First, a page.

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Computational Analysis and Prediction of Phosphopeptide Binding Sites

A machine-learning technique has been developed for the purpose of analyzing the properties of phosphopeptide binding sites on the surface of proteins, and was applied predictively to the surface of a pair of phosphopeptide binding domains for which the ligand binding sites were not crystallographically determined [5]. This technique focuses on the local chemical and physical properties of extremely small portions of the protein surface. Predictions made by this technique have been validated by experiment.

Motivation

Protein phosphorylation leads to the regulation of signaling, often by the generation of a binding site for a phosphopeptide binding domain. Though all phosphopeptide binding domains are capable of binding to phosphorylated peptides, there is relatively little structural similarity in the binding sites. An understanding of the commonalities among the natural phosphopeptide binding domains should be useful in continuing efforts to design new phosphopeptide binding domains with novel specificity. Moreover, an understanding of what constitutes a phosphopeptide binding site lends predictive ability in cases where a protein of known structure is known to function as a phosphopeptide binding domain at an unknown surface location.

Methods

A set of nine crystal structures of phosphopeptide binding domains in complex with phosphopeptides were surfaced with a triangulated mesh. At each mesh vertex, a set of physical and chemical properties including amino acid identity, local surface curvature, and solvated electrostatic potential were calculated. The enrichment of these properties in sites which are bound to phosphorylated amino acid side chains with respect to the entire protein surface was determined. In order to determine the predictive capacity of this propensity information, a jack-knifing validation procedure was used in which each crystal structure was removed from the training data, and propensities were recalculated. The learned propensities were then painted onto the surface of the removed protein, using the assumption that propensities based on the three characteristics studied combine independently. The propensities learned from the entire training set were applied in the same way to the surface of BRCA1, which was recently identified as a phosphopeptide binding domain, but for which binding location data was unknown [7,11], as well as to the surface of the checkpoint kinase Chk1, for which only non-crystallographic evidence of the site of phosphopeptide binding existed.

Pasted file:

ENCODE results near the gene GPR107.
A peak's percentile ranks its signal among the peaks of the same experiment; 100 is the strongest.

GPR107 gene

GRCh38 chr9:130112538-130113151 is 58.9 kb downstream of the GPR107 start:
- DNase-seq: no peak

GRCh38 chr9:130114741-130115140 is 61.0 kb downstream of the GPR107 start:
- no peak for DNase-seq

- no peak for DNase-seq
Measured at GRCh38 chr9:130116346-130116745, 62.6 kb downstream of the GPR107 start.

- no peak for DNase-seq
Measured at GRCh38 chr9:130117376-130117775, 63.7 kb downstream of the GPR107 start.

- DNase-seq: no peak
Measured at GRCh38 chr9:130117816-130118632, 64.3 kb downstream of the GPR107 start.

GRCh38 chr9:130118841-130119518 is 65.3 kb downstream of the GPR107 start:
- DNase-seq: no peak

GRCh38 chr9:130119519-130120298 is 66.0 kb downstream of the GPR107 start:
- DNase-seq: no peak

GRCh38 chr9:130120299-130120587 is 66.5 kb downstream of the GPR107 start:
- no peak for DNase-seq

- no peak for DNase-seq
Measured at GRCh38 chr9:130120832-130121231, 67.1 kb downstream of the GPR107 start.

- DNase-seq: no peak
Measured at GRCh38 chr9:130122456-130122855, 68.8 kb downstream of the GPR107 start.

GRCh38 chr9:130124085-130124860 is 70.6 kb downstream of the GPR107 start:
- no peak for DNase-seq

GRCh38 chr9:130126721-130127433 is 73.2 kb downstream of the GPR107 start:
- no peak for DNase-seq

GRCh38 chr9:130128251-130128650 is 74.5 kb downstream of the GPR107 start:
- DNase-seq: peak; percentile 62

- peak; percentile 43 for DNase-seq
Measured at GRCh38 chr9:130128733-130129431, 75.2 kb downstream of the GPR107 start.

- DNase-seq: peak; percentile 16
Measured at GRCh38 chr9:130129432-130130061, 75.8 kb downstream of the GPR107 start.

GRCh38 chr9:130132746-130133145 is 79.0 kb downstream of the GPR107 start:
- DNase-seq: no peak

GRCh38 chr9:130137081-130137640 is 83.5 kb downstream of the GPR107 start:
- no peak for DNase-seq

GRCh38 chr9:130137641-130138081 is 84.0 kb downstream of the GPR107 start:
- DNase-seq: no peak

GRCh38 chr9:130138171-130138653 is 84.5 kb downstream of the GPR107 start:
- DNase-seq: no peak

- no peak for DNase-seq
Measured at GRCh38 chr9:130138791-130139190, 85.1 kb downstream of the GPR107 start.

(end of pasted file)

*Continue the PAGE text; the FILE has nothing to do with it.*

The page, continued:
Results

Visual inspection of the results of jack-knife validation indicates that the current surface-element model of phosphopeptide binding is predictive, with little tendency to false negative predictions, but somewhat higher tendency to give false positives. Since this allows the generation of experimentally testable hypotheses, it is significantly more useful than the converse.

Such hypotheses were generated in the case of the BRCT domain of the protein BRCA1 and the kinase Chk1. Mutations to the protein BRCA1, including one which abrogates binding to phosphopeptides [7] are commonly associated with breast and ovarian cancer in women. When the model developed here was applied to the surface of the rat BRCA1 structure [5], two putatitve phosphopeptide binding sites were found. One of these was crystallographically determined to be a correct prediction of the site of phosphopeptide binding [2,9,10]. Likewise, two potential binding sites were found on the surface of Chk1, and experimental evidence exists to indicate that one of them may be the correct site [3].